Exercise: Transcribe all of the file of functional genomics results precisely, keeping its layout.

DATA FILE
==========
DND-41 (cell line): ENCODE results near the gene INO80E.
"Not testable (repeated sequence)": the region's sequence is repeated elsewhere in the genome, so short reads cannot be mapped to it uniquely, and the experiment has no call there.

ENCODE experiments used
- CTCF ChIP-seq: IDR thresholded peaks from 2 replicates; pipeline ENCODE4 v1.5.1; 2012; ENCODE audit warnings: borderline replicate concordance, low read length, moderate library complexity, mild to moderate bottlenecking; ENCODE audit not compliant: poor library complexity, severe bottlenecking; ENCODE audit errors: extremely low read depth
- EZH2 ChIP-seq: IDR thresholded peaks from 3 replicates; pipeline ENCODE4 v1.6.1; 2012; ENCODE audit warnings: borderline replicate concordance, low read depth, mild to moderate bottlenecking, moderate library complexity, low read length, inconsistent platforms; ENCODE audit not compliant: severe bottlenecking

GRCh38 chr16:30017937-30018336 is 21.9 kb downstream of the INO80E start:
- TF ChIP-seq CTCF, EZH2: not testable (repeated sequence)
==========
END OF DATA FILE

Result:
DND-41 (cell line): ENCODE results near the gene INO80E.
"Not testable (repeated sequence)": the region's sequence is repeated elsewhere in the genome, so short reads cannot be mapped to it uniquely, and the experiment has no call there.

ENCODE experiments used
- CTCF ChIP-seq: IDR thresholded peaks from 2 replicates; pipeline ENCODE4 v1.5.1; 2012; ENCODE audit warnings: borderline replicate concordance, low read length, moderate library complexity, mild to moderate bottlenecking; ENCODE audit not compliant: poor library complexity, severe bottlenecking; ENCODE audit errors: extremely low read depth
- EZH2 ChIP-seq: IDR thresholded peaks from 3 replicates; pipeline ENCODE4 v1.6.1; 2012; ENCODE audit warnings: borderline replicate concordance, low read depth, mild to moderate bottlenecking, moderate library complexity, low read length, inconsistent platforms; ENCODE audit not compliant: severe bottlenecking

GRCh38 chr16:30017937-30018336 is 21.9 kb downstream of the INO80E start:
- TF ChIP-seq CTCF, EZH2: not testable (repeated sequence)